On the surface, the photography festival Rencontres d’Arles looks like a picture postcard; more than 30 exhibitions embedded into the very streets of the ancient French city, long sunsets dipping over the lush Provence landscape, birds roosting in the city’s enduring Roman ruins, an endless stream of young artists, from all over the world, mixing and drinking and talking in the bars by the Rhône, not far from where, in June 1889, Vincent van Gogh painted The Starry Night.
But is the city as bucolic as it seems? Because Rencontres d’Arles takes place in a moment of stress. The festival opened on 3 July as violent protests spread across France, sparked by the death of Nahel Merzouk, a 17-year-old boy of Algerian and Moroccan descent who was shot by a police officer during a traffic stop on 27 June in Nanterre, on the outskirts of Paris.
The riots have been particularly fierce in Marseille, the main transport link for the festival. Arles itself has faced disruption, unmasking, once again, the long-standing tensions between France’s affluent, chic and peaceful urban centres and its many troubled, disparate banlieues.
LUMA Arles now defines the city’s skyline. The cultural centre, designed by Frank Gehry and paid for by the philanthropist Maja Hoffman, is a monolith of glass and steel and stone; a hymn to what money can buy if you have enough of it. But Arles has a definite peripherique. It is not difficult to spot plenty of poverty here, a poverty which seems clearly delineated along racial lines. In 1988, Van Gogh painted Trailers, Gypsy camp near Arles, and a sizeable travelling community still call Arles their home. In recent elections, far-right nationalist candidates have found plenty of support in Arles’s voting booths.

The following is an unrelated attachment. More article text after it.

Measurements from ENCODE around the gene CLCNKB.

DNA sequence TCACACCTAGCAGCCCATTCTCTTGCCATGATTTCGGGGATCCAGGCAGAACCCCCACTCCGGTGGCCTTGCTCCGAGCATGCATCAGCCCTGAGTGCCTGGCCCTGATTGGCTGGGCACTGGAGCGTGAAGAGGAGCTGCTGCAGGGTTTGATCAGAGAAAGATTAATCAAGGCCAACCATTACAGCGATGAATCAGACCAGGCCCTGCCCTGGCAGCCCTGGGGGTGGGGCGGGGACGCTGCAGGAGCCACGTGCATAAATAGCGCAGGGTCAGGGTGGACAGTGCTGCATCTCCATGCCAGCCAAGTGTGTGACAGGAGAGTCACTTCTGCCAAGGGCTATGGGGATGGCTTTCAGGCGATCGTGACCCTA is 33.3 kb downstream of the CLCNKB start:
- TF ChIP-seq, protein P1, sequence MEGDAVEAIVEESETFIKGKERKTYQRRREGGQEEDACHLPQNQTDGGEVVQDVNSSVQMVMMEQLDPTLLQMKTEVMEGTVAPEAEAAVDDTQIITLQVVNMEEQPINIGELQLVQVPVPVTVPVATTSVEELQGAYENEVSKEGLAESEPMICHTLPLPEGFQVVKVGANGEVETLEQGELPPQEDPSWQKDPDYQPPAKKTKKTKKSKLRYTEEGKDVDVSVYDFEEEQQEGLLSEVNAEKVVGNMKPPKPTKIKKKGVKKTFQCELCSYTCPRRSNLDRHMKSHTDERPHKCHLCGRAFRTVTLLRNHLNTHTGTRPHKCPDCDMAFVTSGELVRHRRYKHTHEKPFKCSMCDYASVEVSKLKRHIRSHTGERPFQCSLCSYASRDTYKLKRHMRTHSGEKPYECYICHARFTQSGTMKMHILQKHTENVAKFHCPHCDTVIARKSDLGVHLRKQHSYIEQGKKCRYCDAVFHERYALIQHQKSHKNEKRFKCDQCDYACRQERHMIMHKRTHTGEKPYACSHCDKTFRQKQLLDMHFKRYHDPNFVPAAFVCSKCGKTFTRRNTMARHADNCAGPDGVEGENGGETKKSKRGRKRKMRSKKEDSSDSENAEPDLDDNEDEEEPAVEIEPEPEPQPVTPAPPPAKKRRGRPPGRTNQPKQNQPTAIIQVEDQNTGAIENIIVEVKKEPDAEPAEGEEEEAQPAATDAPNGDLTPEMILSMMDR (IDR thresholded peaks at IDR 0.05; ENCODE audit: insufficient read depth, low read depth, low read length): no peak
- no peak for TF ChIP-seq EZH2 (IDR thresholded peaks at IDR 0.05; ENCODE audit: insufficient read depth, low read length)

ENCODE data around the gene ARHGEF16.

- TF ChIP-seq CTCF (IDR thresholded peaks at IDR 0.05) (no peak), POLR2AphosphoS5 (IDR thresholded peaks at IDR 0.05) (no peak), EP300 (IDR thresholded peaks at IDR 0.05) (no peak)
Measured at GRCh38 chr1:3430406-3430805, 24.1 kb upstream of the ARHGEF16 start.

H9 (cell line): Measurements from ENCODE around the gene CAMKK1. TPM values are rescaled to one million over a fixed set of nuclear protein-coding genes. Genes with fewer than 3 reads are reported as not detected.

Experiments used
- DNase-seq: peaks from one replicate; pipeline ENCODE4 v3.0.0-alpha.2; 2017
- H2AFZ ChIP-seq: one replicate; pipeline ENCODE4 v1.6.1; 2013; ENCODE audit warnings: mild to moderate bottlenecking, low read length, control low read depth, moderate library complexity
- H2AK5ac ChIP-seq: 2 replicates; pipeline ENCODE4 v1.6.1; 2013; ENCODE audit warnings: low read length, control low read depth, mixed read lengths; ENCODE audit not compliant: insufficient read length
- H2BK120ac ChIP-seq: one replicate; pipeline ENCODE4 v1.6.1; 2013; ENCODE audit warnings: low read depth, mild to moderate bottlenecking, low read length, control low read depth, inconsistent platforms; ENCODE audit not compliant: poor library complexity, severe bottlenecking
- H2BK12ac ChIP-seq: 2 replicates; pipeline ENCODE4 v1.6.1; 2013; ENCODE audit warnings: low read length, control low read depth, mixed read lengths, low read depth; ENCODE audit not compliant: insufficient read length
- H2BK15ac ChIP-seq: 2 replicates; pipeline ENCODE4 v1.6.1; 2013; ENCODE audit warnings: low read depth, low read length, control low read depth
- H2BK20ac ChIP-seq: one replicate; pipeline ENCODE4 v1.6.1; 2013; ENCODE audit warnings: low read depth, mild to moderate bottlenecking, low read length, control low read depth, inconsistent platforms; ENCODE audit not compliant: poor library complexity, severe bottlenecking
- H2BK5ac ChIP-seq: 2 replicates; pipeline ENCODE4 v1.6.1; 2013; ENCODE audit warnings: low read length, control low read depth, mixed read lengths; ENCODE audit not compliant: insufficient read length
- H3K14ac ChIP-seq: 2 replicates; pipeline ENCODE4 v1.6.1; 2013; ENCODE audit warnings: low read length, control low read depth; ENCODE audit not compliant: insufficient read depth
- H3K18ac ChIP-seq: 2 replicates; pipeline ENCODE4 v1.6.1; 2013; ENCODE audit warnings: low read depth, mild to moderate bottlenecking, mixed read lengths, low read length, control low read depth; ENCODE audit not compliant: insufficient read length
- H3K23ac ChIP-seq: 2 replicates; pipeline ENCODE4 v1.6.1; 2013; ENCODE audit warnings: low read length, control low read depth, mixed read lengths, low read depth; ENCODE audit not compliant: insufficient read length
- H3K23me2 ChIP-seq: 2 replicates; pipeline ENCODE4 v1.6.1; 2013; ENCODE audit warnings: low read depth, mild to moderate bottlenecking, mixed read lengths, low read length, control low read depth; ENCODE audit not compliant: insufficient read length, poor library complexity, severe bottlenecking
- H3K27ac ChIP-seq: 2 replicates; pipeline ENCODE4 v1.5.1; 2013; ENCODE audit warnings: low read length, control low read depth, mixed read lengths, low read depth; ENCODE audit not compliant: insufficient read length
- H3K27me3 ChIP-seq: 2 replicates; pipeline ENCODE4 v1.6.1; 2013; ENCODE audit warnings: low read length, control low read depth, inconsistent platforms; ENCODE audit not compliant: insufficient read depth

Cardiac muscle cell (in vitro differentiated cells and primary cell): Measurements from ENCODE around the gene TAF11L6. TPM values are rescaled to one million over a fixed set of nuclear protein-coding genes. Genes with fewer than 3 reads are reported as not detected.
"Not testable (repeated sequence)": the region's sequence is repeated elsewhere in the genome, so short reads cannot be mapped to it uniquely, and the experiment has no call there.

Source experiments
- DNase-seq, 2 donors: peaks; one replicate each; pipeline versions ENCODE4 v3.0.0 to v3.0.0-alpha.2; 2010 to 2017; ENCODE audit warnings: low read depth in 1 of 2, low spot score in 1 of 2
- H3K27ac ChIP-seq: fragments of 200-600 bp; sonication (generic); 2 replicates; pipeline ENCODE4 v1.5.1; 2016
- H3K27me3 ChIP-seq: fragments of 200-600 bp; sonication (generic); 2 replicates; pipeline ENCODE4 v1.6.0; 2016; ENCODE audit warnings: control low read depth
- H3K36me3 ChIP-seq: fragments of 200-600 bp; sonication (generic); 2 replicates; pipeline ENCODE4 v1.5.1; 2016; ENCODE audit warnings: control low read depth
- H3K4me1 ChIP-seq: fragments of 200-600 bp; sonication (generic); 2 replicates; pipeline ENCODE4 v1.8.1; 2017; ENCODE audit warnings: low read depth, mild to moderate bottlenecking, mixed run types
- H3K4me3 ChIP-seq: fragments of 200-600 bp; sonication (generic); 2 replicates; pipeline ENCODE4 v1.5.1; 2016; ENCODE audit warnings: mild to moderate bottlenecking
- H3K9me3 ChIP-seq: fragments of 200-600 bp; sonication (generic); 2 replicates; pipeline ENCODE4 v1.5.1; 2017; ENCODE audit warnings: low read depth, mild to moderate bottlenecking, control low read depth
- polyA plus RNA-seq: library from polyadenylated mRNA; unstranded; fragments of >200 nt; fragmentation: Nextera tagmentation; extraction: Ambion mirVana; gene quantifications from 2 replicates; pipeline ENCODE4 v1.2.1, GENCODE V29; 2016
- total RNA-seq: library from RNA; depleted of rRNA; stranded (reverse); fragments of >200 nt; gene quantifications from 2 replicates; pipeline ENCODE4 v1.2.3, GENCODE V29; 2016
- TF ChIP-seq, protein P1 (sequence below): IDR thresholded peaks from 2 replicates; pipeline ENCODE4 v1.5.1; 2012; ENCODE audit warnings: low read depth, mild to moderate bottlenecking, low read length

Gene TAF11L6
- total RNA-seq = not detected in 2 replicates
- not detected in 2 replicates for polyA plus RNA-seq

Is the festival entirely insulated from its setting, or does it have the capacity and mentality to recognise it? The answer is yes—but you have to look beyond the headline acts.
Rencontres d’Arles remains the place for living artists to get a retrospective. Get a survey of your work here and your spot in the establishment is secure. This year, the New York photographer Gregory Crewdson is handed the crown.
His work is shown alongside some big names from the annals of the medium, the biggest of which is Diane Arbus. Constellation, a roaming, amorphous exhibition of Arbus's portraits, takes up The Tower, the main gallery space of LUMA Arles.
Arbus’s work has been shown a lot recently; indeed, in London, the Hayward Gallery displayed many of the images shown here in 2019. But never before has the work been displayed with such audacity. Walking through the show is like walking through an Escher painting in which you encounter, sometimes again and again, her images of New York’s most marginalised figures. The portraits, ever more strange, are hung at oblique angles and at all levels, on tall, haphazard grids. Mirrors ring the room, allowing the observer to observe themself as they view her work. It’s a disconcerting experience, but it’s appropriate for Arbus. She used her subjects to mirror her own psyche, and, as such, one gets the sense of a manic, compulsive and obsessive artist. It is like being invited into Arbus’s brain.
In the Palais De L'archevêché, we find the perfect accompaniment; Assemblages, an exhibition of work by Arbus’s contemporary, the New York street artist Saul Leiter. He was born in 1923, the same year as Arbus. They often socialised together. But his gentle, tender portraits of New York couldn’t be more divergent. Are these really the same streets, in the same place, at the same time?